Among my co-workers at K&L was a black negative-maker, also named Charlie, who was a thoroughgoing Marxist. I wasn’t quite sure which particular sect he belonged to, although I suspect he was more of a Trotskyite Wrecker than a Stalinist Dupe. I recall discussing the movie Tom Jones with him and his saying that the only thing about the film that interested him was its commentary on the social conditions of 18th century England.  Another pair of my fellow-workers – also print roll-out men – were both avid coin collectors.  On one Friday payday a month one of them would go to one of the coin dealers in the nearby jewellery block and buy a bag of mint condition pennies.  A bag held $50 worth of pennies and cost $51.  He stored these with a view to cashing them in when his daughter reached college age and using the proceeds to fund her further education.  Everything I know about numismatics I learned from listening to my two coin collecting colleagues. The proximity of the diamond-dealing district also saw me become a member of the jewellery workers union, which had organized other workers in the neighbourhood.  My upbringing had instilled in me the conviction that in any workplace you join the union.  And if there isn’t one, start one.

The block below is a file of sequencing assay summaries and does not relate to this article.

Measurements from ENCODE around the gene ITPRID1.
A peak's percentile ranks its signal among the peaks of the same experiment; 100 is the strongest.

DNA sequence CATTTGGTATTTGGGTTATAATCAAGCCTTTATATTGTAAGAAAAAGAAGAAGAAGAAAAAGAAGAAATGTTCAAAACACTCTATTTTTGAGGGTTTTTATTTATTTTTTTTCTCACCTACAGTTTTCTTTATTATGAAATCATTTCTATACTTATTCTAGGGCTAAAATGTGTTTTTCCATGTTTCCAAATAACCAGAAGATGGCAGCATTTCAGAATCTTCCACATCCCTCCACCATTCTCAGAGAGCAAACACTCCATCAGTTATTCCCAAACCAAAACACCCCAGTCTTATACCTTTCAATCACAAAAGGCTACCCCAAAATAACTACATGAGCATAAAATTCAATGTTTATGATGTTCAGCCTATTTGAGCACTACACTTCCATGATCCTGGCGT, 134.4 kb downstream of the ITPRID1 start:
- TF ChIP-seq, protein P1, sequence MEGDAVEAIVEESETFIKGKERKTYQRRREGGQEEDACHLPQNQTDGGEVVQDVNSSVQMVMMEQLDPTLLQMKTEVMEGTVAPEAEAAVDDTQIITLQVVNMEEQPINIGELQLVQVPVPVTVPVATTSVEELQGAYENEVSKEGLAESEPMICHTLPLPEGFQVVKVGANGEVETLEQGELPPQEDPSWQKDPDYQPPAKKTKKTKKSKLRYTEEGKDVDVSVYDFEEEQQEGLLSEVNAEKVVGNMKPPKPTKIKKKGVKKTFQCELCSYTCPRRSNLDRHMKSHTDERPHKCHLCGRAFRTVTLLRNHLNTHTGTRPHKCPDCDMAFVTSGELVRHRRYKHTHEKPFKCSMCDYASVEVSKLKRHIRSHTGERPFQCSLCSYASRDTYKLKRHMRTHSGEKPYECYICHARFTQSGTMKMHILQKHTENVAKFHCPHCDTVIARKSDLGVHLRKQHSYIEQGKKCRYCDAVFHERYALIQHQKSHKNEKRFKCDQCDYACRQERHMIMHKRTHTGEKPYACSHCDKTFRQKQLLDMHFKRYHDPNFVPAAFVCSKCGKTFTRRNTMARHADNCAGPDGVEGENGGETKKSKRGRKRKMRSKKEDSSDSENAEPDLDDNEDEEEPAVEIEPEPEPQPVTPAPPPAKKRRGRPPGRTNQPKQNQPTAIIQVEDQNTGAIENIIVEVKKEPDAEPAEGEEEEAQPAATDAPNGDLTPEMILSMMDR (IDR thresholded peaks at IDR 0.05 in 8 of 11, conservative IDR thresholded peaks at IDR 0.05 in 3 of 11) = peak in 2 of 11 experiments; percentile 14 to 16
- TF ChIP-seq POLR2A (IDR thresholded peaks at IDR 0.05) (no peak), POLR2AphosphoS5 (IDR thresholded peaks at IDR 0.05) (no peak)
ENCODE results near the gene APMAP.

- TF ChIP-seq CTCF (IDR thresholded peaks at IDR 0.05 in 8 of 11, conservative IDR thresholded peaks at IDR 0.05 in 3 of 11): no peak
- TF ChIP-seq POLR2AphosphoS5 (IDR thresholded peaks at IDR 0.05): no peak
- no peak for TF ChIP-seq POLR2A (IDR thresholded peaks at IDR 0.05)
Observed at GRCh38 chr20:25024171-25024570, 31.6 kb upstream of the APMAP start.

There are two occurrences that stick in my memories of my time at K&L.  One Friday afternoon in November 1963 I returned from lunch to continue with one of the multi-print jobs for which I was usually the chosen roll-out man.  As I was staring out the room-wide window beyond the dye-tray rocker, waiting while a matrix rinsed, the radio that provided us with background music interrupted its programme to announce that President Kennedy had been shot in Dallas, Texas.  Bulletins continued over the next hour until, at about 4:00 o’clock, it was confirmed that John F. Kennedy was dead.  I remember very little about the rest of that Friday.  I think I probably went to Al Lang’s and had a drink with Charlie Mantovi.  Charlie had been a staunch Republican, voting for Nixon in 1960 and particularly despising J.F.K.’s father, Joe, as having made his money as a kind of glorified bootlegger in the early days of Prohibition.  (During the Vietnam War period Charlie’s politics moved left.)  What I do recall most vividly was the next day.  I was scheduled to work as usual on the Saturday morning but when I arrived at the lab I was told that we would be shutting down for the weekend.  I then walked down Fifth Avenue from Midtown to the Village.  What struck me forcibly, along with the virtually deserted streets, was that, over night, almost every store and most of the various offices and eateries along the way had placed a picture of Kennedy in the window, many with crossed American flags above them.